Putting more scientific rigour into our investigation, a paper entitled The paleogenics of cat dispersal in the ancient world, (Nature Ecology & Evolution, June 2017), analysed the DNA from more than 200 cats selected over the last 9,000 years. The team from the University of Leuven discovered that the genes of domestic cats had changed little from those of wildcats, save for the development of the distinctive stripes and dots we now associate with the tabby cat.         

There were two distinct lines of descent for the cat, the scientists found. The first originated in southwest Asia, moving westwards into Europe as early as 4400 BC. The second was from Africa, from a cat prevalent in Egypt and which then was introduced into the territories skirting the Mediterranean almost three thousand years later. The Egyptian cat is thought to have cemented its relationship with us by exhibiting characteristics such as sociability and a tolerance, if not a like, of humans that made them even more attractive. However, it was their role as mobile and highly effective pest control operatives that saw them spread along the established trade routes. 

The emergence of the tabby cat with its blotched or striped markings, the study revealed, can be traced to a gene found in cats originally from the Ottoman empire area, which then travelled into Europe and Africa in the Middle Ages. It was not until the 18th century that the markings were commonplace enough to be associated specifically with the domestic cat. The breeding of cats to accentuate specific traits and to create the range of fancy breeds that we know now did not begin until the 19th century. 

The ancient Egyptians revered cats: to kill one was a capital offence, and the goddess of love, Bastet, was portrayed with a feline face. In 1888 at Beni-Hassan, a site 20 kilometres south of modern-day Minya, archaeologists discovered an enormous cemetery containing some 300,000 mummified cats. As no import was attached to the mummies, the remains of the cats, weighing around twenty tons in total, were made into fertiliser and sold to Britain at £4 per ton.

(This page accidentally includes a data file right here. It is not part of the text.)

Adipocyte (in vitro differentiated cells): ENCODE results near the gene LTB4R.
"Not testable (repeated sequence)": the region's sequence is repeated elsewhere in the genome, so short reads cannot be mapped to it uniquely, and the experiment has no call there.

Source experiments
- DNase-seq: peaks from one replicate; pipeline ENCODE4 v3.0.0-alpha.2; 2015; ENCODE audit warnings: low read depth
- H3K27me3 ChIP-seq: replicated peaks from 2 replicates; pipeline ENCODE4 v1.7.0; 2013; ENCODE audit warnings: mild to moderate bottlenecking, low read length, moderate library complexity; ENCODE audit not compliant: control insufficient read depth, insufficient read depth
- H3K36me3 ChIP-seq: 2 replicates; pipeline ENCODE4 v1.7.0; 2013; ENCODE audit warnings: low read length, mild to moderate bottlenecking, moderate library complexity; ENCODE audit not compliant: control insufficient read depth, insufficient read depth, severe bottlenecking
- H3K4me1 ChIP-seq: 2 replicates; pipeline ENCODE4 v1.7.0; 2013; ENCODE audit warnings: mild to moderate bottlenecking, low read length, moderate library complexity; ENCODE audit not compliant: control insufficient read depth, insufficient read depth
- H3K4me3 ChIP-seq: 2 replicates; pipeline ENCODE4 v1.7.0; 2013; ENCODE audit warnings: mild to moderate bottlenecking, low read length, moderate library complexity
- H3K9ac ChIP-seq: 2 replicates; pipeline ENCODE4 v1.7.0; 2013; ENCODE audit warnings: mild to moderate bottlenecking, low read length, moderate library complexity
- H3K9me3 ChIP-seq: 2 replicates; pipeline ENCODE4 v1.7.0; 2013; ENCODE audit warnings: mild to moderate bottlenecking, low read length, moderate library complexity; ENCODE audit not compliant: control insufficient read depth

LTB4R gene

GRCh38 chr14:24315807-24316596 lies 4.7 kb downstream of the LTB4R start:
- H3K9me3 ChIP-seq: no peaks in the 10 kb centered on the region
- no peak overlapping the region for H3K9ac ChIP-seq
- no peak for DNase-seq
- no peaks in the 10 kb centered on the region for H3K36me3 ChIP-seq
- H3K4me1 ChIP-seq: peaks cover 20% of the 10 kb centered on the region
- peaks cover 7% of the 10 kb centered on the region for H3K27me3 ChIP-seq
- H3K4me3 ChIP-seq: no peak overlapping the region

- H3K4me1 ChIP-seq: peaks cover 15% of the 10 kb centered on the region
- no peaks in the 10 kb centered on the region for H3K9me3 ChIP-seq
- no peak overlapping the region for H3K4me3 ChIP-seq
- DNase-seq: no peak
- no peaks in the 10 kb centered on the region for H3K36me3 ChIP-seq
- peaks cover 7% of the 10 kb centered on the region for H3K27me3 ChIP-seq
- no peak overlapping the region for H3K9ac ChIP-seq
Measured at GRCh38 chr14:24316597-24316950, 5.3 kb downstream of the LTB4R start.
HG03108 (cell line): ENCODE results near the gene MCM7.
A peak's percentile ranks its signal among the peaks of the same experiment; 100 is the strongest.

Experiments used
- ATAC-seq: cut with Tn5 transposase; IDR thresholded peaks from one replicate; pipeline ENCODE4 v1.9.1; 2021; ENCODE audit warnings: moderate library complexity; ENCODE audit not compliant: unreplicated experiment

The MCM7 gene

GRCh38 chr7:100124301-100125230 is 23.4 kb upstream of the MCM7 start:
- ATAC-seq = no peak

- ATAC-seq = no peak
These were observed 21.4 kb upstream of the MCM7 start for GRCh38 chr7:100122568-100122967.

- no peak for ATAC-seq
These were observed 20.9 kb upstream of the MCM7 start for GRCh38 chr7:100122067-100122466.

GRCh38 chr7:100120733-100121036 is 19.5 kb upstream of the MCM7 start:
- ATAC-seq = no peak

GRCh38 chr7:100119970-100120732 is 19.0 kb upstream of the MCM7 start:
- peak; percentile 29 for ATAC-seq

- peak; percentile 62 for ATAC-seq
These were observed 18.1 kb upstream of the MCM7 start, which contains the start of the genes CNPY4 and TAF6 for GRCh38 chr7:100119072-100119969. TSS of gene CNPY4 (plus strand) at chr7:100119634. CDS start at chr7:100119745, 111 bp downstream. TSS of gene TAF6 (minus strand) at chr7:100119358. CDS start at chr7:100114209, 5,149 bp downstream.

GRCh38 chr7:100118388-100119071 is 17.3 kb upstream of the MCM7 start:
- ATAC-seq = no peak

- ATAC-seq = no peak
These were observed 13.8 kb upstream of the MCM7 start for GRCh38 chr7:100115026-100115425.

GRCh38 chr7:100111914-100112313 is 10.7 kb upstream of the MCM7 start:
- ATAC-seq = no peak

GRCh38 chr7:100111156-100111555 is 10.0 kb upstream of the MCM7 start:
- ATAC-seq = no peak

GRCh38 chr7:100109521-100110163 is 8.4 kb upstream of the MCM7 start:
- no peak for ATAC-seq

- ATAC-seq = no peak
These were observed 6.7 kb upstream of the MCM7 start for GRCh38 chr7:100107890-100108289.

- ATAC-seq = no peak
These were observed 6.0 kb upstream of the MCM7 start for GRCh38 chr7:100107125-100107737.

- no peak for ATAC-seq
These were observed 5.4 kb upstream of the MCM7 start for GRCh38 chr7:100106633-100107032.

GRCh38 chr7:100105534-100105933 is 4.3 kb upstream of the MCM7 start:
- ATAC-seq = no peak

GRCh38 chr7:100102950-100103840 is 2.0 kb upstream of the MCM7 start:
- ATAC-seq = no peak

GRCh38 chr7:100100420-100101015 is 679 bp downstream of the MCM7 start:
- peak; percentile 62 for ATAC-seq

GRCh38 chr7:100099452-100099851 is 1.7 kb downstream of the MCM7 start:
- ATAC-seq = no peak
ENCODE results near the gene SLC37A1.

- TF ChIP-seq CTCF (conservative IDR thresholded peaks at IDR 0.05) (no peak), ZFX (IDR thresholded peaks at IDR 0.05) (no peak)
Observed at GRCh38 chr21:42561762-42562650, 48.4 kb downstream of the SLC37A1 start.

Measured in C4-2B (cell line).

The Romans regarded cats as a symbol of liberty, while in the Far East they were valued for the protection they afforded to sacred manuscripts by warding off vermin. However, in Europe, particularly in the Middle Ages, cats were associated with witches and the devil, a witch riding on her broomstick with a cat in tow is a familiar image. To ward off evil, cats were routinely exterminated, a savage course of action which, ironically, denuded communities of the protection which might have warded off plagues carried by rats. 

Samuel Pepys kept a cat which, as he recorded in his diary entry for August 22, 1662, woke him up at 3am by meowing and jumping on his bed, but until the 19th century they were generally regarded as pest controllers rather than pets. The change in the cat’s status can be seen by the emergence in the middle of the 19th century of ‘cat’s meat men’ who wandered the streets of London, selling rendered down horse meat as food for cats and dogs. Henry Mayhew, the social researcher, estimated that there were a thousand such hawkers in London in 1861, serving a population of some 300,000 metropolitan cats. 

The first commercial cat food was sold in London by an American entrepreneur, James Spratt, who established his business in 1860, his ‘Spratt’s Patent Cat Food’ a baked cake made from wheat, beetroot, and other vegetables, bound together with beef blood. Given his surname, I wonder if it was fat-free. Nonetheless, itinerant cat food sellers were still a regular sight on the streets of London until the early 20th century.    

Clearly, the cat was no longer expected to fend for itself and had come to be regarded as part of the family, a position it has jealously guarded ever since.